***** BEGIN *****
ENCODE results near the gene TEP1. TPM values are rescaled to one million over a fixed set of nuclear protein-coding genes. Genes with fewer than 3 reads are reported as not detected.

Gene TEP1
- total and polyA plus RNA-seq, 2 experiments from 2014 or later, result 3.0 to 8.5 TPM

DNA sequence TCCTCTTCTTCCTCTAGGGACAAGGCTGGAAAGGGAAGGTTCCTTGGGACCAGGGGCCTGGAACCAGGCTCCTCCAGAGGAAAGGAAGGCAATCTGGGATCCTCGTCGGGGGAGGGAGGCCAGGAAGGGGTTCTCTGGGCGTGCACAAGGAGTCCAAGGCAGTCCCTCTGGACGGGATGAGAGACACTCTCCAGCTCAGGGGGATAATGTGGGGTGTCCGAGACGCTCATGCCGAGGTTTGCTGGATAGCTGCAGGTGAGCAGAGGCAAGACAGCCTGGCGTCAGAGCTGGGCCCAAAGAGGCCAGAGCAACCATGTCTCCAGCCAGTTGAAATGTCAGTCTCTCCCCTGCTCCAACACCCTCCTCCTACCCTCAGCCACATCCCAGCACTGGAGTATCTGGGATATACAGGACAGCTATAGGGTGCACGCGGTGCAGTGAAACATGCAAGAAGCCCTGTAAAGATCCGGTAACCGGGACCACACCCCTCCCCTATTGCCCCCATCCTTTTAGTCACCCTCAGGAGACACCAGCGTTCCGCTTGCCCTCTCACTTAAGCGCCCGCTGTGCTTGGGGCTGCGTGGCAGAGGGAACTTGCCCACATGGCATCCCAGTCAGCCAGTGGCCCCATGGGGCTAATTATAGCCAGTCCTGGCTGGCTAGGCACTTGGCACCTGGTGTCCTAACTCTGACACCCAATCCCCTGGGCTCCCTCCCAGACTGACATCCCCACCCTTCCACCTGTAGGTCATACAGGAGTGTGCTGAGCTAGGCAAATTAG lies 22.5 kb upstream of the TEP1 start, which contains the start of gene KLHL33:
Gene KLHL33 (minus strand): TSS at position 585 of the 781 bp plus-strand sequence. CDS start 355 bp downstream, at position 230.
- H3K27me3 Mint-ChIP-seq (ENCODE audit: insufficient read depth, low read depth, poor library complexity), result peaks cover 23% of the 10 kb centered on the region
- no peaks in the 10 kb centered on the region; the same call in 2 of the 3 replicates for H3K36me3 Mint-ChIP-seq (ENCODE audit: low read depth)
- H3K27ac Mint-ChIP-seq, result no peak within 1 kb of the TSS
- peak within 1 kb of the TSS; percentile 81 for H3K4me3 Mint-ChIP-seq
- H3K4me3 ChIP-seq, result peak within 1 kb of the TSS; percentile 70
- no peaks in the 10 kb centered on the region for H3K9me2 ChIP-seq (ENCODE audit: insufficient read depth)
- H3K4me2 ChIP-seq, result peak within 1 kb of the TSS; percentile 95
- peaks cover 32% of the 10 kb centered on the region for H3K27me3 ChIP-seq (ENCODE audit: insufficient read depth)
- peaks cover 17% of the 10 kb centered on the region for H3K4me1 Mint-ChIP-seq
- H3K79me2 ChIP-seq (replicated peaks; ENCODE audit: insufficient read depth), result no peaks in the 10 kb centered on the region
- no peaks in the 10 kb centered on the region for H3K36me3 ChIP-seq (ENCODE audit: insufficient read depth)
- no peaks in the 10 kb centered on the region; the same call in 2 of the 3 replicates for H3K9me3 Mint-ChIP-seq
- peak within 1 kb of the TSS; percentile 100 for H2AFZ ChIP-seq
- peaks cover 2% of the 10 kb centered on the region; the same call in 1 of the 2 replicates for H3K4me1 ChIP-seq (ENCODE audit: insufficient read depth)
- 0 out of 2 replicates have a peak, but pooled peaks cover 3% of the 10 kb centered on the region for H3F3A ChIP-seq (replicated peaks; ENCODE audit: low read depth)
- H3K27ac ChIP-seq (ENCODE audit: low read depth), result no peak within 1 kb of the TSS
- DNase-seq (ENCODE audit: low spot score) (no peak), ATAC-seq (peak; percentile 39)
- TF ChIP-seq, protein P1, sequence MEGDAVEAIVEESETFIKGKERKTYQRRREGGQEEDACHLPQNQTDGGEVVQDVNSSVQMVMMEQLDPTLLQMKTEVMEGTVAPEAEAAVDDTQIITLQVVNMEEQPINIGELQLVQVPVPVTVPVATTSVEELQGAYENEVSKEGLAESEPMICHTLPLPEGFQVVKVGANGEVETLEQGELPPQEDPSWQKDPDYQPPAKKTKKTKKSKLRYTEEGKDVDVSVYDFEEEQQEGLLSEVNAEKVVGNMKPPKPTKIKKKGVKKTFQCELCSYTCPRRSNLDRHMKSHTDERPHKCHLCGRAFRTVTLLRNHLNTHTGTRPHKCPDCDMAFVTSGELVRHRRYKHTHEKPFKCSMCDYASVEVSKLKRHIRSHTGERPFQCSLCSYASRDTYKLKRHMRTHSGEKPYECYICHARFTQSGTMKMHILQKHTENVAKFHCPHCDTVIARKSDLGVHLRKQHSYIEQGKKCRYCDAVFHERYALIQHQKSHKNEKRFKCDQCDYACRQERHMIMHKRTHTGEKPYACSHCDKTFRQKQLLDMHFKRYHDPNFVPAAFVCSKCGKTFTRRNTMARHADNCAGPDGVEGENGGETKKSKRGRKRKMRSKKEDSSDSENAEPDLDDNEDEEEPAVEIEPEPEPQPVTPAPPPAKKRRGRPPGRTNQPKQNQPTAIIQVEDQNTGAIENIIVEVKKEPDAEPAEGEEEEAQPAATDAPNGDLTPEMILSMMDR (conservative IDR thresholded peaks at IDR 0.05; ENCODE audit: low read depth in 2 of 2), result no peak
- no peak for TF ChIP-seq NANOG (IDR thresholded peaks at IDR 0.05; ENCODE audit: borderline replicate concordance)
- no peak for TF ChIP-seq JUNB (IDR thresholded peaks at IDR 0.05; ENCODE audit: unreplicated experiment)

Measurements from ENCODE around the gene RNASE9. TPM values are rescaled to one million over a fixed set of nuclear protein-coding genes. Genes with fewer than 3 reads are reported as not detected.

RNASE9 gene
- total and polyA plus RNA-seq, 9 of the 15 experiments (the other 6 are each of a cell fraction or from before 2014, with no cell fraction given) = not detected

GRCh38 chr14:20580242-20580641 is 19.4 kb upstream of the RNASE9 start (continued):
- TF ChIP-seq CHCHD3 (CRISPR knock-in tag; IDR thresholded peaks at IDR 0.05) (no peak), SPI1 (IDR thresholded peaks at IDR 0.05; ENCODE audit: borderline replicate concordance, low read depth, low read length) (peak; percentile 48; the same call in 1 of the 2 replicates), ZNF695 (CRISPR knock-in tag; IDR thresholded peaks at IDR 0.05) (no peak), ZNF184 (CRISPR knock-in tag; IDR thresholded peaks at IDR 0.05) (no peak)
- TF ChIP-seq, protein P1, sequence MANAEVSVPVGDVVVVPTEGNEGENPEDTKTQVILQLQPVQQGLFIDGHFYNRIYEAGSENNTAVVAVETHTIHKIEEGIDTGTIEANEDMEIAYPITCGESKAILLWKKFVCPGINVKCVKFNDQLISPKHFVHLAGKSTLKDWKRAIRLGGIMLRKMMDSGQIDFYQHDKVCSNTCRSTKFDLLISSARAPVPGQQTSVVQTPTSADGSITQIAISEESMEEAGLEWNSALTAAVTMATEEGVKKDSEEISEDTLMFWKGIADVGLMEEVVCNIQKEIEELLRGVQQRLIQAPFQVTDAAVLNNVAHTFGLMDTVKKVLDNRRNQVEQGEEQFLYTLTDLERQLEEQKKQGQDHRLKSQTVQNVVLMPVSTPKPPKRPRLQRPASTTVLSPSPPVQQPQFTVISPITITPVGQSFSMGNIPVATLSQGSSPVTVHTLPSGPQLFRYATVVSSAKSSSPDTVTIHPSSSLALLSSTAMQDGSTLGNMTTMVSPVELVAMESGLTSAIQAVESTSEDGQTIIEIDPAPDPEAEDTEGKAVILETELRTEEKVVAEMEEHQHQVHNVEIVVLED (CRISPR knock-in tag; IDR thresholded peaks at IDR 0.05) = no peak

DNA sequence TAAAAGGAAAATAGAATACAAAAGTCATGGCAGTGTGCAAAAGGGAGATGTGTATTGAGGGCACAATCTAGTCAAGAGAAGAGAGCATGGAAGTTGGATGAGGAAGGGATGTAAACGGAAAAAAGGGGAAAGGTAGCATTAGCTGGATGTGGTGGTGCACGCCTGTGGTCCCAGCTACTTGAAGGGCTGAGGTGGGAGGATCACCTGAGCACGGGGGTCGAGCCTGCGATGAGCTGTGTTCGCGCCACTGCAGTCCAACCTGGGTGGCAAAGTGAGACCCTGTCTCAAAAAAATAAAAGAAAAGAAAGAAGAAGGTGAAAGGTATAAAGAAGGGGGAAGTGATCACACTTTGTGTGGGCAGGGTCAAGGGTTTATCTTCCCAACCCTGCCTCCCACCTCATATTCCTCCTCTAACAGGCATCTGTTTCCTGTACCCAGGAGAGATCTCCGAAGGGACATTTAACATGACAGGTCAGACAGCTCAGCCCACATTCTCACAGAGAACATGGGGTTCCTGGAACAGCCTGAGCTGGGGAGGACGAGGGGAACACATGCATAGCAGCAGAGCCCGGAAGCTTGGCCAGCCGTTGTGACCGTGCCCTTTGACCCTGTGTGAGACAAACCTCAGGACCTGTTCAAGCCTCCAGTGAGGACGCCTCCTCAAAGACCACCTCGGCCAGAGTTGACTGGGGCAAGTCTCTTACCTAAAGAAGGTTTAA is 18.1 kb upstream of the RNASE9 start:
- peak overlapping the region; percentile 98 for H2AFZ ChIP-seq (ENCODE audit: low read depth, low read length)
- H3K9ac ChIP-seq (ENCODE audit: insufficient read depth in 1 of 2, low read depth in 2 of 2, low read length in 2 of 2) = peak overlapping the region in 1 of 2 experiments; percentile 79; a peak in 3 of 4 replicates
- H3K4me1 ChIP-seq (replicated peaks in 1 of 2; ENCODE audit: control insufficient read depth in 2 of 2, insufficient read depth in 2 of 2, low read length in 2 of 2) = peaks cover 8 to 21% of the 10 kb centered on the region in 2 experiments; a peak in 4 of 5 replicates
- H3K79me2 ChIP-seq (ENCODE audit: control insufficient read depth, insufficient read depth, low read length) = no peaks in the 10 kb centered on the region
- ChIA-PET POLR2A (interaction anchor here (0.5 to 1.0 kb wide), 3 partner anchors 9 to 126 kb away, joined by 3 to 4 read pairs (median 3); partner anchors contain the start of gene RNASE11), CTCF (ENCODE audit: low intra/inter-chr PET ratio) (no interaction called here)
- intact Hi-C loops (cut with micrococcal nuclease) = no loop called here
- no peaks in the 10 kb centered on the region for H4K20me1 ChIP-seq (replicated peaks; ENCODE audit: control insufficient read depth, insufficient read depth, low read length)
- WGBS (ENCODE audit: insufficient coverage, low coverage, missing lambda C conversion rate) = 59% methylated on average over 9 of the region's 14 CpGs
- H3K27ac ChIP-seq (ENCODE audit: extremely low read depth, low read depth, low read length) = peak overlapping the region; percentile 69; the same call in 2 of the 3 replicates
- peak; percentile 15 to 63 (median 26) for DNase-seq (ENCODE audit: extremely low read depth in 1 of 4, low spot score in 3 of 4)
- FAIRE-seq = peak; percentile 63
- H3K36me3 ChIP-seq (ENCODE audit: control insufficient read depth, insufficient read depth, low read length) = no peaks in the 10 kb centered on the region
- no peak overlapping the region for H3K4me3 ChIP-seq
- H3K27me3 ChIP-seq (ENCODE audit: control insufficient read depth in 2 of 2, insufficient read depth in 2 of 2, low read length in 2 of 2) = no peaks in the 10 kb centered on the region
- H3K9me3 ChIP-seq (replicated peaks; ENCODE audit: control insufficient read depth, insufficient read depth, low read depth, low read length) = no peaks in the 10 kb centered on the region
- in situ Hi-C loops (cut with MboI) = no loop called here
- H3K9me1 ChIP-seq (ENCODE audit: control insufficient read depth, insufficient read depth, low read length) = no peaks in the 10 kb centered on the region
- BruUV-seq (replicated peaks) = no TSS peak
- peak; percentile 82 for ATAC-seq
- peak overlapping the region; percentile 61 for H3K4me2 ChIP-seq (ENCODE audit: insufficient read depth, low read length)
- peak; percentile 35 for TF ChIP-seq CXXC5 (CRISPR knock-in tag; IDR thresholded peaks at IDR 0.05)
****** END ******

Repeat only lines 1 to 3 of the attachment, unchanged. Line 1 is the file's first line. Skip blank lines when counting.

ENCODE results near the gene TEP1. TPM values are rescaled to one million over a fixed set of nuclear protein-coding genes. Genes with fewer than 3 reads are reported as not detected.

Gene TEP1
- total and polyA plus RNA-seq, 2 experiments from 2014 or later, result 3.0 to 8.5 TPM